Jason Snell, hands on with the new MacBook Pro and Touch Bar

Jason Snell, writing for Six Colors:

My first impression of the Touch Bar is that the “keys” looked… like keys. It didn’t feel like I was looking at a screen, but at an extension of the keyboard. That was an intentional choice on Apple’s part. Unlike the display and the keyboard, the Touch Bar’s brightness is not manually adjustable.

Instead, the Touch Bar’s brightness varies based on lighting conditions, using the light sensor. I wasn’t able to try and trick it or confuse it, but the entire time I was using it—in a dark room and in a much more brightly lit one—it seemed to match the keyboard well. This is not a bright, glowing screen above a dark keyboard—it’s an extension of the keyboard.

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The trackpad on the 13-inch model is more than half again as big as on its predecessor, and on the 15-inch model it’s doubled in size. As Phil Schiller said on stage Thursday, Apple can make the Trackpad bigger now that it’s a Magic Trackpad rather than an older hinged model because even at large sizes the entire surface is clickable.

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The trackpads are large enough that Apple has had to build in more palm-rejection intelligence, because when you’re typing on these things, you’re going to inevitably slide your palms across them. In my experience writing this article on a 13-inch MacBook Pro, the palm rejection worked well—I never felt that I had to change my typing approach just to avoid weird mouse movements.

There’s lots more interesting tidbits in Jason’s review, but I wanted to highlight the parts that were of most interest to me.

Jim Dalrymple on the 13-inch MacBook Pro (and the location of the escape key)

Jim Dalrymple:

We might as well talk about the Touch Bar first. Going into the keynote, I wasn’t sure how I felt about the Touch Bar. However, having used it a bit, I like it a lot more than I thought I would.

Touch Bar is more contextual than just changing for apps—it can change for the different things you do inside of the app as well. This makes the Touch Bar infinitely more useful because you’ll be able to do things in each app and with each task.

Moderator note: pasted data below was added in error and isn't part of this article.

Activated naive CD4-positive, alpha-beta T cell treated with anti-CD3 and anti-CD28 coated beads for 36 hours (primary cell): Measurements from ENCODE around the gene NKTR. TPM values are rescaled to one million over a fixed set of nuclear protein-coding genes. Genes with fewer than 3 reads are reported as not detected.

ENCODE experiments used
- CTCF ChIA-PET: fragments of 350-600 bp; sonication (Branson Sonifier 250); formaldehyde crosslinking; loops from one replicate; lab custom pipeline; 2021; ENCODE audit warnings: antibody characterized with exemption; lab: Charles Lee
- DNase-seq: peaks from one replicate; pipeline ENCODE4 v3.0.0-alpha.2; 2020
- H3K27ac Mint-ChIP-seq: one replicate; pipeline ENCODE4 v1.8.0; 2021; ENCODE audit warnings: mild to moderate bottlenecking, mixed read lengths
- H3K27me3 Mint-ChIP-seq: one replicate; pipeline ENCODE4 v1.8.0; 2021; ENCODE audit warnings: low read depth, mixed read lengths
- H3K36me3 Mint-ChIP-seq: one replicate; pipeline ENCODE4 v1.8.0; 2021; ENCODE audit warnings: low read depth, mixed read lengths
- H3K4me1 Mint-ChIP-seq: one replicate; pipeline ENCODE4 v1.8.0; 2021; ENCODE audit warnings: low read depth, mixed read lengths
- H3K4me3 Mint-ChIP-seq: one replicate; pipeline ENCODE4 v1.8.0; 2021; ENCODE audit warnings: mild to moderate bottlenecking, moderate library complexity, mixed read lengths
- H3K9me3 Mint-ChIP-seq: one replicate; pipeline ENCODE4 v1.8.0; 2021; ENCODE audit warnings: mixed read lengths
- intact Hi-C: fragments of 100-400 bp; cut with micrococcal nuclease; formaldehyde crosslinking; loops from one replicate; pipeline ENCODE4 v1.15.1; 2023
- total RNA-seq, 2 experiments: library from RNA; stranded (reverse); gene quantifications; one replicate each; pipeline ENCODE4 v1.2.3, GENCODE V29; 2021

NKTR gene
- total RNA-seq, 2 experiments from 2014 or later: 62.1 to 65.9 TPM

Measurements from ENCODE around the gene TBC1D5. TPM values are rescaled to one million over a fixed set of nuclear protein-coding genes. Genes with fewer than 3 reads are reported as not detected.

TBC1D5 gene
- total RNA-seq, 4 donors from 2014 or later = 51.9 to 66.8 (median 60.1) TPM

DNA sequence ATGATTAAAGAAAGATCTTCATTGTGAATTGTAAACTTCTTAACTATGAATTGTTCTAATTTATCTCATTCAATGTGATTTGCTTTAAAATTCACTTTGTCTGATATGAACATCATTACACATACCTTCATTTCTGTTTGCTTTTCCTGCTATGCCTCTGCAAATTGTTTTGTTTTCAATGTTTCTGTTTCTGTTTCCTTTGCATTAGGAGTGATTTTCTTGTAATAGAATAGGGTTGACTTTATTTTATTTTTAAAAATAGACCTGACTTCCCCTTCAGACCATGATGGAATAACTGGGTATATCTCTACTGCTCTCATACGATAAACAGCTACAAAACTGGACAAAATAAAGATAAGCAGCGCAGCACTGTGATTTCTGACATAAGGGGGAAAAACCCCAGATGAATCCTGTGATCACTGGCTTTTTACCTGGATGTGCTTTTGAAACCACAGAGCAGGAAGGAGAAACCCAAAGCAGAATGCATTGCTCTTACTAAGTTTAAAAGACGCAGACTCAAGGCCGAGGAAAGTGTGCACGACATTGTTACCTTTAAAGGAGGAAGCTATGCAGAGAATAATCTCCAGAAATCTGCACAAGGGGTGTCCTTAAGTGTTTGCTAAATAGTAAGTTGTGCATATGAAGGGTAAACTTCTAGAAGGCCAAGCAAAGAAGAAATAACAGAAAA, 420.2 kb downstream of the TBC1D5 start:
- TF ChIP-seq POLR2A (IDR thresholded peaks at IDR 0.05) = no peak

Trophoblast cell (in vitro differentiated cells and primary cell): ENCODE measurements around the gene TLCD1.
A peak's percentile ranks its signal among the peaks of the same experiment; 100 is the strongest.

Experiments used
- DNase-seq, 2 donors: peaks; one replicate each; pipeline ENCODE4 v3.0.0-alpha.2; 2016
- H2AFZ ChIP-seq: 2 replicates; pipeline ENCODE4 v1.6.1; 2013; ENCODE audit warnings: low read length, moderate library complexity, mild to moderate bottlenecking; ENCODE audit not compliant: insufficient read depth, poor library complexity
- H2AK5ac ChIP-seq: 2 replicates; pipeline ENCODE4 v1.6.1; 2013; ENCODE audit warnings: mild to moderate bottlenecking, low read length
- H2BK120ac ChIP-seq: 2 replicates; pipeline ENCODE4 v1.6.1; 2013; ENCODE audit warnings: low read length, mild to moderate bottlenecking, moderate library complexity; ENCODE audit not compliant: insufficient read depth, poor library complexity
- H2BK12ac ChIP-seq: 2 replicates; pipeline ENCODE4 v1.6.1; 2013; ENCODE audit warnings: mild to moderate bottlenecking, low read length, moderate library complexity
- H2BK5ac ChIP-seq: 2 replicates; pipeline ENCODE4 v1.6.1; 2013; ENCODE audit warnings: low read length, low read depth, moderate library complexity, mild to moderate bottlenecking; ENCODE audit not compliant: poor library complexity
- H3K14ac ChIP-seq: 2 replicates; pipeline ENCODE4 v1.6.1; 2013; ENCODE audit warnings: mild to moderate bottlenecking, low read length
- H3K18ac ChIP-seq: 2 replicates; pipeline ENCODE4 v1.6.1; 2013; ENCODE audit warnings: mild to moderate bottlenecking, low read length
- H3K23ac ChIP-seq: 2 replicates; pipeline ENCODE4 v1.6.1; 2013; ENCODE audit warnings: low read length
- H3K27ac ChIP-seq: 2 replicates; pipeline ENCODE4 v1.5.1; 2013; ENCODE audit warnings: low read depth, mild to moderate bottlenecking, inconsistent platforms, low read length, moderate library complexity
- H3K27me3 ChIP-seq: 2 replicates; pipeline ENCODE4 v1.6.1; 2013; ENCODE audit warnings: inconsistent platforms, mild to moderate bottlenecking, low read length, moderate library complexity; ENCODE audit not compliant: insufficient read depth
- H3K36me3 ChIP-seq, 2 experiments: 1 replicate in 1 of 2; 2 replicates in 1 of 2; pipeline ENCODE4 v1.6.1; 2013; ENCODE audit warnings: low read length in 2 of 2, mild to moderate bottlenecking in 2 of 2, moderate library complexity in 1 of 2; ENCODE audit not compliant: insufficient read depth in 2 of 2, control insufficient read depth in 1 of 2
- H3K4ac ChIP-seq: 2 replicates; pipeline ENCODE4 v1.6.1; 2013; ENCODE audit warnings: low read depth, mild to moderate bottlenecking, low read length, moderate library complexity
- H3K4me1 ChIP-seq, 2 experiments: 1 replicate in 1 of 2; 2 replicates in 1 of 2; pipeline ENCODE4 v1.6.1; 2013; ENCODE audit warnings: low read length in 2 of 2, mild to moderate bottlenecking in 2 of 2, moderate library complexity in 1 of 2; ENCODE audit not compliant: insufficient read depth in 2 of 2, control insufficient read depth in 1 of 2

The Touch Bar is smart too. For instance, if you want to turn the volume down, you can tap on the volume button and then touch on the slider to control the volume level. Pretty simple. But you can do it even quicker—you can tap and hold on the volume button and just scrub left or right to control the volume level. The volume slider still appears and moves when you scrub your finger, but it’s much quicker to just tap and hold.

You can scrub through a lot of things including, songs, video, pictures, and I’m sure many other things in Apple’s built-in apps.

The types of things you can get in the Touch Bar seems to be very wide ranging. Emojis, buttons, sliders, scrollers, pictures, timelines, and the list goes on.

Since the Touch Bar is configurable, exactly how people use it will become a personal choice. It’s impossible for me to say how much use I’ll get out of it with the limited time I had yesterday, but I can see using it a lot, especially with music.

The Touch Bar has an ambient light sensor built-in so it’s always at a comfortable brightness for the conditions you’re working in. When the computer is not in use, the bar will dim after 60 seconds and then go dark after about 75 seconds. Touching the keyboard will wake it up instantly.

The Touch Bar is designed to be seen at a normal working angle when sitting at the computer. In other words, you don’t need to be looking straight down at the computer to see it properly.

There are a lot of details in the Touch Bar that exemplify Apple’s attention to detail. This is exactly what we expect from the company.

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The last major feature is the display. This is Apple’s first MacBook that features the use of a wide color gamut. They’ve used it in the iPhone 7 and iPad Pro, but it’s important that Apple also used it in the MacBook Pro—this is the computer that photographers and film people will be using, so it should be there.

The display is 30 percent more power efficient than the previous generation and it’s also brighter and has a higher contrast ratio.

The touchpad also features a virtual escape key for those who are panicking over Apple removing it.

The escape key appears on the trackpad just as it appears on the bottom of the screen with the iPad Pro and a smart keyboard cover. Not entirely the end of the world.

It also has a headphone jack.

Apple delays AirPod rollout, don’t expect them in October

“The early response to AirPods has been incredible. We don’t believe in shipping a product before it’s ready, and we need a little more time before AirPods are ready for our customers,”